Monday, February 05, 2007

Skunk Works and Startups

I had an argument.

Not the logical kind, mind you. No, no, no... Those take thought and require that I actually care about the outcome. Rather, this was the irrational kind where you know you're not going to change the other person's mind. You see, those are fun from a cheap thrills point of view.

Topic de jour? The GPL, one of my favorites.

Now you have to understand something about baiting a good GPL argument. The key is citing industry norms, experiences, and trends. This works well because the "industry" premise is simply invalid in the eyes of a GPL fellow and the flailing that is the result is amusing.

(For the record, I happen to be on level terms with the GPLv2, disagree with the GPLv3, and believe that a developer is welcome to license his software as he pleases. If the license a developer chooses happens to be GPL, so be it. For users and extenders of the software, the rule is simple: if you use GPL software, it stays open. If you need something closed, don't use GPL software. Now quit posting to comp.os.linux.advocacy and do something productive with your life.)

Does this make me a bad person? Probably. But in all fairness, it takes a GPL diehard on a warpath to initiate the argument with me before my evil side is provoked.

One of the benefits of these arguments is that they are an opportunity to revisit memory lane and cite examples of things that worked while making a conscious effort to avoid the things that didn't. During this particular argument, we took a tour of development teams, their size, and their impact...

Accepted belief: Small teams are significantly faster and more effective at building new products than large teams. Corollary: Large teams are slow and ineffective at building new products.

There are a few well known proof points to this argument:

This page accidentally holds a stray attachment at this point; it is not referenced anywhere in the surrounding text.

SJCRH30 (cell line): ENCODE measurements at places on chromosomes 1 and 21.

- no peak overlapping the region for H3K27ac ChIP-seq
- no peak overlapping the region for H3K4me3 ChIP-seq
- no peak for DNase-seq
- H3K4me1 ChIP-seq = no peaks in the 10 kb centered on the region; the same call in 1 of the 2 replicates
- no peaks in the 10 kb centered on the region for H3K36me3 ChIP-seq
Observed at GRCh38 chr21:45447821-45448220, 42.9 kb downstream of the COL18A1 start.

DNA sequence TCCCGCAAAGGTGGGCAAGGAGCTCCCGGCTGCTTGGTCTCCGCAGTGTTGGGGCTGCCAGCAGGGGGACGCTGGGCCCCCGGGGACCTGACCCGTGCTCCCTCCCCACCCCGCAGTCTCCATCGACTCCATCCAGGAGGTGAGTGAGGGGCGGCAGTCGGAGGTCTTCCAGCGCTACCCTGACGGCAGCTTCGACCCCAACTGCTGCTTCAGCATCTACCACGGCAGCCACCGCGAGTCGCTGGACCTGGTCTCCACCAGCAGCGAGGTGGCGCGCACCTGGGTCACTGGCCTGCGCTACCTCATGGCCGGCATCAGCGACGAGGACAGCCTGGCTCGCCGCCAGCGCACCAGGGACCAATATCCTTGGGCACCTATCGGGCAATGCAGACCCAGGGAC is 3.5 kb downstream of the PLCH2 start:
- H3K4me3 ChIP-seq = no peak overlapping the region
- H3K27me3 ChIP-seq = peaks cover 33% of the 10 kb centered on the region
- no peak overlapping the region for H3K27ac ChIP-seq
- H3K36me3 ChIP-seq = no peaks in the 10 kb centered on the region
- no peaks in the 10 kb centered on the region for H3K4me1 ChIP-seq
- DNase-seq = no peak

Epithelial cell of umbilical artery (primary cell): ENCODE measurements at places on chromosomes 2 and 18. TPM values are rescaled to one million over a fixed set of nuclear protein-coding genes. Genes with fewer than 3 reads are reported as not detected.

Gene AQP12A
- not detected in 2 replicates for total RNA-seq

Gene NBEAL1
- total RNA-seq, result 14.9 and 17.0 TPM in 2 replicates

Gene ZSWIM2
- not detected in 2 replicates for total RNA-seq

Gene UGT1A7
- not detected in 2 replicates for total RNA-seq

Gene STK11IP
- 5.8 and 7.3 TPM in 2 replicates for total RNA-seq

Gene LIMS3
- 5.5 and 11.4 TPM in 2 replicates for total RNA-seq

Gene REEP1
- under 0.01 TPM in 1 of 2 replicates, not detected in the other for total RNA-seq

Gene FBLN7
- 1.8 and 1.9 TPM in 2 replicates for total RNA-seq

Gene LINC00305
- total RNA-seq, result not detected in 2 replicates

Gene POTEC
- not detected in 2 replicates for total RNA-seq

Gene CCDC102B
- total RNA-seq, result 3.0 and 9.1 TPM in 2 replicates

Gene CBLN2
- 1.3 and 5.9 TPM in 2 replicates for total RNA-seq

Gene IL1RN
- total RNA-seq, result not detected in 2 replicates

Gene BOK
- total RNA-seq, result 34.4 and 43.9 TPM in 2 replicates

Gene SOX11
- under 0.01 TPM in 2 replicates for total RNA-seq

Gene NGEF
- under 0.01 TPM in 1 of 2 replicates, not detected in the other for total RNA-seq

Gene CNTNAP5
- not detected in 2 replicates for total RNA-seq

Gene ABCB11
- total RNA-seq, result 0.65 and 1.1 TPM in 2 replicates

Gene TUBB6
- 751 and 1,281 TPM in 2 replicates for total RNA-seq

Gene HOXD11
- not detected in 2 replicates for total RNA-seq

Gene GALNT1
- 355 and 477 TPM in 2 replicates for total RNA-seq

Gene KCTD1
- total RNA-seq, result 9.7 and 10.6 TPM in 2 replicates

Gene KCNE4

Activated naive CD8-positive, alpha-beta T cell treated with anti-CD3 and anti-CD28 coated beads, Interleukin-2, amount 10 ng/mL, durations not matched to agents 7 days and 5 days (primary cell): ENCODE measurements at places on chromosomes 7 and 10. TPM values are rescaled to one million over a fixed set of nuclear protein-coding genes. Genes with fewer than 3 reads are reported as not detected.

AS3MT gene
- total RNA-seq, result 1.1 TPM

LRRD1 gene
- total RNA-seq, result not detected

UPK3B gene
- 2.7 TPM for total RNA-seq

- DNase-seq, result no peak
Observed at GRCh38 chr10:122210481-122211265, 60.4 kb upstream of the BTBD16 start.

The Skunk Works was (is?) a highly autonomous team created in the late 1930s and led by Kelly Johnson. Under Kelly's leadership, the group created some of the best known military aircraft in the 20th century. His well known Kelly's Rules included the rule that teams are to be kept small "in an almost vicious manner." The F117 Stealth Fighter was a disappointment for Kelly in many ways because he felt that the team had grown too large which led to troublesome development and a late project. By contrast, all of his earlier projects were small, on time, and under budget. (Recommended read: Skunk Works: A Personal Memoir of My Years at Lockheed by Kelly Johnson)

Apple's best known products were created in a similar way. The original Apple II was almost completely the design of Steve Wozniak, all the way down to the board layout and ROM software. The original Macintosh Team had only a small handful of people. The Macintosh products of the mid-90s were created by much larger teams and lacked the "ooph" that gave the original 1984 Mac the edge it had. The number of models also reflected a "design by committee" approach in their product marketing ranks.

The best example of the corollary is the IBM 360 project from the 60s. The project spanned well over 1000 software developers and generated multi-inch binders of documentation on a daily basis. Fred Brooks, the 360's project manager, went on to write The Mythical Man Month which is a must read for any project/program/product marketing/manager, regardless of industry. The project had gone so awry that Brooks created the now famous "Brooks Law": Adding people to a late software project makes it later.